As the world celebrates Rosh Hashanah, which started sunset on Sunday, Sept. 29 until the sunset on Tuesday, Oct. 1, let’s break down what exactly is the Jewish holiday and why is it so significant to the world.
First thing to know is that it is the first month of the civil year for Jewish people. Usually the new year celebration is either September or October (on the Gregorian calendar). On the Jewish calendar, the holiday is in the month of Tishrei.
There is a biblical base to the holiday linking back to the Book of Leviticus, commonly known as the Book of The Law. In this shared Judeo-Christian scripture (Leviticus 23:23-31) to celebrate The Harvest as the top of the year (which is what Rosh Hashanah means).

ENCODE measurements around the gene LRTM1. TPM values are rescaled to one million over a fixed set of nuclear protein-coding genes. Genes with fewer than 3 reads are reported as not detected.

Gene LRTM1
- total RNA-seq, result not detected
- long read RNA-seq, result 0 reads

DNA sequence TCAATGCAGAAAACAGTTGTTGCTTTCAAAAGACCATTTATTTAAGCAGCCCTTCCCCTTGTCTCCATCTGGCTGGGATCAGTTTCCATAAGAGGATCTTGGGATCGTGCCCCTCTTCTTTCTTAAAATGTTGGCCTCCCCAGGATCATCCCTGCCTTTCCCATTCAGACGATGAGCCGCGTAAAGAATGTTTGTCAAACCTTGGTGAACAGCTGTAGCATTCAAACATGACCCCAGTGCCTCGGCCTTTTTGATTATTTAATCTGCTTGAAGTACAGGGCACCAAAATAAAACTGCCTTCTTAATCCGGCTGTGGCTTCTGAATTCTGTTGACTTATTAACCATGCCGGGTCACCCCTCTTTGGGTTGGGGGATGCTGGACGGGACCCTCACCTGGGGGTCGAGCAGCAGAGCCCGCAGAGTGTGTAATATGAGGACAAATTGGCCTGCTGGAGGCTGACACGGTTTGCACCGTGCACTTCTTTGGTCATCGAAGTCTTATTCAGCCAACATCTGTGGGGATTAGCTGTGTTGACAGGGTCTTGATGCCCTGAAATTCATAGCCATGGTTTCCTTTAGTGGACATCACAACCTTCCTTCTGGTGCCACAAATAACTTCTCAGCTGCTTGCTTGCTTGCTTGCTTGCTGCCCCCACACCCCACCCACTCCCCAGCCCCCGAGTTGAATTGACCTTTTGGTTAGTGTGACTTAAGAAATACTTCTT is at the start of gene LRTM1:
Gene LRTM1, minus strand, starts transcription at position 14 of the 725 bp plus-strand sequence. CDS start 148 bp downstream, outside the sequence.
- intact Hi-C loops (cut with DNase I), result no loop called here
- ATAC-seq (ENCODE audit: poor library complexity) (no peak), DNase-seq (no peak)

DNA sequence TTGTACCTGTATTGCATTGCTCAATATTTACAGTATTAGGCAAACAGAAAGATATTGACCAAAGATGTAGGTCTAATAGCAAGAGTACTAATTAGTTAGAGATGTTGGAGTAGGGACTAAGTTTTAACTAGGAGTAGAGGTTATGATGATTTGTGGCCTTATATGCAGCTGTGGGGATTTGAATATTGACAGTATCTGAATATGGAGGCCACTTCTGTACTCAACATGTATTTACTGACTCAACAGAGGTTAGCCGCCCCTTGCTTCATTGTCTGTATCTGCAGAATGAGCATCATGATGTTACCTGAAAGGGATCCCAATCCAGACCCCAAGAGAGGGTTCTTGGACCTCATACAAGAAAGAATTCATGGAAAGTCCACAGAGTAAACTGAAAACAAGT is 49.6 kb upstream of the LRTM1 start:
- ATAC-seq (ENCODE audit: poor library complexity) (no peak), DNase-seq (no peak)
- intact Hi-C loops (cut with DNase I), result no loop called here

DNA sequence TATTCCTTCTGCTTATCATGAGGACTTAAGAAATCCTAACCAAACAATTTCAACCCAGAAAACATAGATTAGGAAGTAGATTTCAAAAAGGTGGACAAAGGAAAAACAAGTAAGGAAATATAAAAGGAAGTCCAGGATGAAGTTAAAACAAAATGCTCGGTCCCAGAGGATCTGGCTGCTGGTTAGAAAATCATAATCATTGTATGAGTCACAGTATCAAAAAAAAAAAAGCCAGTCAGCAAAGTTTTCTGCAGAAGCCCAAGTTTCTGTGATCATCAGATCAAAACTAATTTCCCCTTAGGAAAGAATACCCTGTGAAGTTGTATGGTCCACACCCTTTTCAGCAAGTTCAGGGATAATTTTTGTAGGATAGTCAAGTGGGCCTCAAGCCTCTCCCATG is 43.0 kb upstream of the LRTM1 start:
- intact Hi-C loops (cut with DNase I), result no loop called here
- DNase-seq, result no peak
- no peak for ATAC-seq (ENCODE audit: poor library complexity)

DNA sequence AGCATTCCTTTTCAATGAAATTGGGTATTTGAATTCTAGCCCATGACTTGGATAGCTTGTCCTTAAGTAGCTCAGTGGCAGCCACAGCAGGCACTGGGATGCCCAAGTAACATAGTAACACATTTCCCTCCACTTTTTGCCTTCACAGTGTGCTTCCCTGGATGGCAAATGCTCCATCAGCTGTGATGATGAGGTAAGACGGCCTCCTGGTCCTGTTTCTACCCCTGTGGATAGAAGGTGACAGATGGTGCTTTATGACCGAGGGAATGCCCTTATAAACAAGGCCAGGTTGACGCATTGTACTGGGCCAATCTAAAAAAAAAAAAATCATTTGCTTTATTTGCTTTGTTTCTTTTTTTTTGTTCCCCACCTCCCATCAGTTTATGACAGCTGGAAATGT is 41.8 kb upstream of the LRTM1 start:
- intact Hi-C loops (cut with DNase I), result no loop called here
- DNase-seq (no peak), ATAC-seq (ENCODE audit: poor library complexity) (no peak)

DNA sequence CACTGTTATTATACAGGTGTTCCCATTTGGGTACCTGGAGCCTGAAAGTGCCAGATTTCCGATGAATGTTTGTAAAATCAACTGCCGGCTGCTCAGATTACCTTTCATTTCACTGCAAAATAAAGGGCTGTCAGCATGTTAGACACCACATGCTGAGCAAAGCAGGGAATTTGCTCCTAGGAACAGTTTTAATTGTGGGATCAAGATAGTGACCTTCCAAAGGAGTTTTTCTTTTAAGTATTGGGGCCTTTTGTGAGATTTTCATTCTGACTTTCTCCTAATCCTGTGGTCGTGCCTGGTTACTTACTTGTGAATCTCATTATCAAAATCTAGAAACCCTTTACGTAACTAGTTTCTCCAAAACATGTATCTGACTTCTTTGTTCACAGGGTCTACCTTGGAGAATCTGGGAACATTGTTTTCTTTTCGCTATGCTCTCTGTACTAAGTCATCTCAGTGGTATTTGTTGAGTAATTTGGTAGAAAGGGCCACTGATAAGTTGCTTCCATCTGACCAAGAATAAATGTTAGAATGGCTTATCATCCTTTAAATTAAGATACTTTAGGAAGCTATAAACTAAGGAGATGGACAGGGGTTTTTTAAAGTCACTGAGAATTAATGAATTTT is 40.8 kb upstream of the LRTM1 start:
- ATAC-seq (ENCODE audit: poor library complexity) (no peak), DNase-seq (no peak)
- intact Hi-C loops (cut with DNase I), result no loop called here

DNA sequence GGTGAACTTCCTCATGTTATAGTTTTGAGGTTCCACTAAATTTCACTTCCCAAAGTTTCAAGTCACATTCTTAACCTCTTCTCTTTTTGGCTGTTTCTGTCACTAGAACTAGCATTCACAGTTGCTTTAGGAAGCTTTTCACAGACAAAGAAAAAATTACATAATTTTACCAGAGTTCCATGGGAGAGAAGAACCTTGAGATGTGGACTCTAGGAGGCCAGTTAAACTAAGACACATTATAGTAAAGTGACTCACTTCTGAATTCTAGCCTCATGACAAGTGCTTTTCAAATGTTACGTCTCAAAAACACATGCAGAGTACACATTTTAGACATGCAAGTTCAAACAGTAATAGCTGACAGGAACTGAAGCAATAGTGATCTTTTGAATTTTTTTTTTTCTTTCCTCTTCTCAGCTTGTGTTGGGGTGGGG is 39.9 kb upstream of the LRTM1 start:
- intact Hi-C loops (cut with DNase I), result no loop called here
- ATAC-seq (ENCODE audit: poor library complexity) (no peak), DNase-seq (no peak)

Another name for the celebration is “The Feast of Trumpets.” Other people believe that this is really the world’s birthday. Tradition believes that this was the time when God created Adam and Eve.
Like many Jewish religions, there are build ups to another Holy day. This is no exception. This marks the beginning of the 10 day mark up (called the “Days of Awe”) to Yom Kippur, the Day of Atonement. Yom Kippur is considered the most sacred and holy day of the Jewish year.